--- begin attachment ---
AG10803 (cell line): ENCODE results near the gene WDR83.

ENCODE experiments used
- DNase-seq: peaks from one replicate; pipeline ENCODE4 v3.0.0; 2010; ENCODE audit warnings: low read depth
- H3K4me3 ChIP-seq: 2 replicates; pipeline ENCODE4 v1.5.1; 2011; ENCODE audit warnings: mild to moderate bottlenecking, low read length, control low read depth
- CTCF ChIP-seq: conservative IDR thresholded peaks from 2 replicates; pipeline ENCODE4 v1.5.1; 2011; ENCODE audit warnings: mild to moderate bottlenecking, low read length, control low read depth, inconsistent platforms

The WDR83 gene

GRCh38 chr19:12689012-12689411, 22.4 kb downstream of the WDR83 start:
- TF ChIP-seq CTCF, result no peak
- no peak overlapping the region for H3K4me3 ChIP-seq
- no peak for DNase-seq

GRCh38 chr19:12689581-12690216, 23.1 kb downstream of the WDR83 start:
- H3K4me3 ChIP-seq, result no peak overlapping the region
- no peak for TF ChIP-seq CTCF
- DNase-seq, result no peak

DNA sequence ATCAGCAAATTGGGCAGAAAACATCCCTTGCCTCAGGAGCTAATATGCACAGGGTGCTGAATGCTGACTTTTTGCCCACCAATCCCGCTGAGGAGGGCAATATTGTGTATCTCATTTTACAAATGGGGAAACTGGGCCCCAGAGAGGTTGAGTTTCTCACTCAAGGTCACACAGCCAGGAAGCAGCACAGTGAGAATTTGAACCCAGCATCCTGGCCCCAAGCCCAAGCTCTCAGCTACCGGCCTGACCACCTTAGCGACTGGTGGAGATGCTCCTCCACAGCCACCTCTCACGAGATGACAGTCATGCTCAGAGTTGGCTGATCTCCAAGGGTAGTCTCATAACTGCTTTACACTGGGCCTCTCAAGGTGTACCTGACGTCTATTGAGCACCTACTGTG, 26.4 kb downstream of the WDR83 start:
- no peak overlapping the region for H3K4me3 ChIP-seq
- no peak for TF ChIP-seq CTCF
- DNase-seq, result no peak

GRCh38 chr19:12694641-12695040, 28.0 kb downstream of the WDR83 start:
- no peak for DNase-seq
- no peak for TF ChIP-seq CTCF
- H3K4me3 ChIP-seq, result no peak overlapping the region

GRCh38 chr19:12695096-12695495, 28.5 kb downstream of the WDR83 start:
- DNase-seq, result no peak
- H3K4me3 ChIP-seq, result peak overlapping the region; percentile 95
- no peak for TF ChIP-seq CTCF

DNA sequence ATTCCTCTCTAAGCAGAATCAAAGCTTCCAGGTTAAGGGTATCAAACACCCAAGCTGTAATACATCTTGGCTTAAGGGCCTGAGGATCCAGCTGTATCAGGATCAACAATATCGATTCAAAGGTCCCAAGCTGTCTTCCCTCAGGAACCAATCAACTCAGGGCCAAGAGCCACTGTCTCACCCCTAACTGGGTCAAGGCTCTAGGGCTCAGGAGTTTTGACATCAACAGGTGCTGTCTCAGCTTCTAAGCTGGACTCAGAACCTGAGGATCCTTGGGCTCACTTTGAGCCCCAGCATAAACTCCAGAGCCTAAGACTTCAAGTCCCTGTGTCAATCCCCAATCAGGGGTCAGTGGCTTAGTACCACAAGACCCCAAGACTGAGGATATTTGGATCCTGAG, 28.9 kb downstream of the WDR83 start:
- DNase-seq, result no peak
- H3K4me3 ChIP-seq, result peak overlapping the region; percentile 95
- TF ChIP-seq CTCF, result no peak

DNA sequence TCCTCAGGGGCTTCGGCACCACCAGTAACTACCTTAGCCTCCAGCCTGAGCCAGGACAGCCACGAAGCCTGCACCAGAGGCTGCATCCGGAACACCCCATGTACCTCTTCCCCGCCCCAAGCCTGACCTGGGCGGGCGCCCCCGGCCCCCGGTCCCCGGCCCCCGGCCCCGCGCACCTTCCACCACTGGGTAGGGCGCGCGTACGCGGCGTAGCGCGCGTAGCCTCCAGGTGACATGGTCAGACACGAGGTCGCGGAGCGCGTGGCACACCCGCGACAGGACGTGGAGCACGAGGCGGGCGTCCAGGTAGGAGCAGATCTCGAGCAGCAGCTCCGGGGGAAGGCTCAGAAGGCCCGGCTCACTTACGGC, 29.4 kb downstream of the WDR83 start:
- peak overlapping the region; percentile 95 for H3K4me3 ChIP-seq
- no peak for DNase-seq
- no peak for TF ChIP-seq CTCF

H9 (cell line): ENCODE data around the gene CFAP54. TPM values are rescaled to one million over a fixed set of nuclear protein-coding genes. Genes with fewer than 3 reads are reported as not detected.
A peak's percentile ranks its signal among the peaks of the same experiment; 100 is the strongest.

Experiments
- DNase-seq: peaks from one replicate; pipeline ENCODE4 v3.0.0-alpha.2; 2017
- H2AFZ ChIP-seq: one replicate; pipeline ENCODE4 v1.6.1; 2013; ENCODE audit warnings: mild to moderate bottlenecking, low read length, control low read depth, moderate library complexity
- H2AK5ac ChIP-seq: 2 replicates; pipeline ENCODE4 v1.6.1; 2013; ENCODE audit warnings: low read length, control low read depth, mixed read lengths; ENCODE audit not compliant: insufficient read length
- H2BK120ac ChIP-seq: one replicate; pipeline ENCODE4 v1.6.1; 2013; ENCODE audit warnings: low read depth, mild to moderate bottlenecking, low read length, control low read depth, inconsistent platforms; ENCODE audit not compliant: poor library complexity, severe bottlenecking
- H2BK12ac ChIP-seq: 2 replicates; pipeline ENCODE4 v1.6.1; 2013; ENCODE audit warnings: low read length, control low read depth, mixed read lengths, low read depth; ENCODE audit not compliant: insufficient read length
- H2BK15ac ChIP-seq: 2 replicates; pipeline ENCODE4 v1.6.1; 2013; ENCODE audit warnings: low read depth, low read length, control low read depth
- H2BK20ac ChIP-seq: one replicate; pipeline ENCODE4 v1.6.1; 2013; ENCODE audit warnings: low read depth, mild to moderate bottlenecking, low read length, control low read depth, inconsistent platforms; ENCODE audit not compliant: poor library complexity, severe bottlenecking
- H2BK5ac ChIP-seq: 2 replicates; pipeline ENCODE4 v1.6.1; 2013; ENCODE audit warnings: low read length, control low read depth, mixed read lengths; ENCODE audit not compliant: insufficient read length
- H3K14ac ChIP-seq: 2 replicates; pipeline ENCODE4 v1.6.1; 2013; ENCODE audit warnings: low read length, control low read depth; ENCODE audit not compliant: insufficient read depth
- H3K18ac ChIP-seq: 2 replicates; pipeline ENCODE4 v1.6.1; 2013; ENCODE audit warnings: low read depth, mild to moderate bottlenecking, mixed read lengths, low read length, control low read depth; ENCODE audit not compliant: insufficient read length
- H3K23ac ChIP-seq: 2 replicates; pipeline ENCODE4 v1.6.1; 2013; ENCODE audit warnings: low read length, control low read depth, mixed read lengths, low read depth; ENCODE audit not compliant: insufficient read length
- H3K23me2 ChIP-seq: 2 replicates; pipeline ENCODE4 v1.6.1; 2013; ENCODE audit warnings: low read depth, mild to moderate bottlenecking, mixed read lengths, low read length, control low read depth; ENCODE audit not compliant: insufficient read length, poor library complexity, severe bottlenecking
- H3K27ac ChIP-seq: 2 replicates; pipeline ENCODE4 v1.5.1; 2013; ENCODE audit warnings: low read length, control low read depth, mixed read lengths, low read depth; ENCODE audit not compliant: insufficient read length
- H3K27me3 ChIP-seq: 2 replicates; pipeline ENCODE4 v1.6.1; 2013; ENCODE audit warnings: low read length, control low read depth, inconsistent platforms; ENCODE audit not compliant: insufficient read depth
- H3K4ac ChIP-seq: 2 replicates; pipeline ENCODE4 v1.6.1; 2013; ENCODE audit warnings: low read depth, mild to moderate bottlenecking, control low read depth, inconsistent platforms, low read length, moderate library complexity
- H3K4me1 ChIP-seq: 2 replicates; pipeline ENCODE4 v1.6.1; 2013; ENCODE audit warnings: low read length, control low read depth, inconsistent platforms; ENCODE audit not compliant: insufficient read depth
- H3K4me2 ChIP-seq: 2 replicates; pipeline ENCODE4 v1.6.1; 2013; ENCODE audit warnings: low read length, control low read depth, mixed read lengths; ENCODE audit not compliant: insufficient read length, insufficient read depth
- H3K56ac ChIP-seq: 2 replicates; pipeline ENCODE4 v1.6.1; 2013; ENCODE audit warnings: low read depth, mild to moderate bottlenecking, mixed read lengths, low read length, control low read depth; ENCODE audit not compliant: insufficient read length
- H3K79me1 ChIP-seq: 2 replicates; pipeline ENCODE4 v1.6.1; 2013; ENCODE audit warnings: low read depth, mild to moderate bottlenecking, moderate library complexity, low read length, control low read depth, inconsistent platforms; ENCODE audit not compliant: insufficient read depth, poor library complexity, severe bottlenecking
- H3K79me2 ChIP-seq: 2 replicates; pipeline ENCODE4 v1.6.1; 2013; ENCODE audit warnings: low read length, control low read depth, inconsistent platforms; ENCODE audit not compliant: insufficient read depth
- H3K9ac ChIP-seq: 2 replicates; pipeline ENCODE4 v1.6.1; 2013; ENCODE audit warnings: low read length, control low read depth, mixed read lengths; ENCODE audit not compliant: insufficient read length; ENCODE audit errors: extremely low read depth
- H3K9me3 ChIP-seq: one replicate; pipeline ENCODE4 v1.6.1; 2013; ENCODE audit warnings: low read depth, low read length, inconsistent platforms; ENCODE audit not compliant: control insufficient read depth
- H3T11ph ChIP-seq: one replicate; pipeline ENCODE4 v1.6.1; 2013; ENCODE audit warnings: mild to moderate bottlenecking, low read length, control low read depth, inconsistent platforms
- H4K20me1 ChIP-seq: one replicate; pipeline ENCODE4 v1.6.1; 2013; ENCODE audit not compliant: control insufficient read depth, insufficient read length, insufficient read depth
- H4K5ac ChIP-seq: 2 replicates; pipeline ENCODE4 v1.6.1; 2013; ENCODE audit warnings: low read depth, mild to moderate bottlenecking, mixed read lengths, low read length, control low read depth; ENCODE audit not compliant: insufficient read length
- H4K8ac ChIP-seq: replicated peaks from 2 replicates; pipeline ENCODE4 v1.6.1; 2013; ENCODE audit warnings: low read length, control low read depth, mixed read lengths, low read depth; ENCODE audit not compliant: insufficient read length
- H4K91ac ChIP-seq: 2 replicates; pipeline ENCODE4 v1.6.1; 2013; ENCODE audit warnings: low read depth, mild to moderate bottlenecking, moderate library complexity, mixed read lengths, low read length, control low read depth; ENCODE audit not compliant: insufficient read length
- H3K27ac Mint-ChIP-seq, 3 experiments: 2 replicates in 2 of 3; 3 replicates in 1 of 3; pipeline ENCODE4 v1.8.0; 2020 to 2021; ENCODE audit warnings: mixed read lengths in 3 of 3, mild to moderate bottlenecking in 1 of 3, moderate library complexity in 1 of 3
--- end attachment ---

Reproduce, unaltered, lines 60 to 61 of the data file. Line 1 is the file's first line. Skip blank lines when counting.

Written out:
- H3T11ph ChIP-seq: one replicate; pipeline ENCODE4 v1.6.1; 2013; ENCODE audit warnings: mild to moderate bottlenecking, low read length, control low read depth, inconsistent platforms
- H4K20me1 ChIP-seq: one replicate; pipeline ENCODE4 v1.6.1; 2013; ENCODE audit not compliant: control insufficient read depth, insufficient read length, insufficient read depth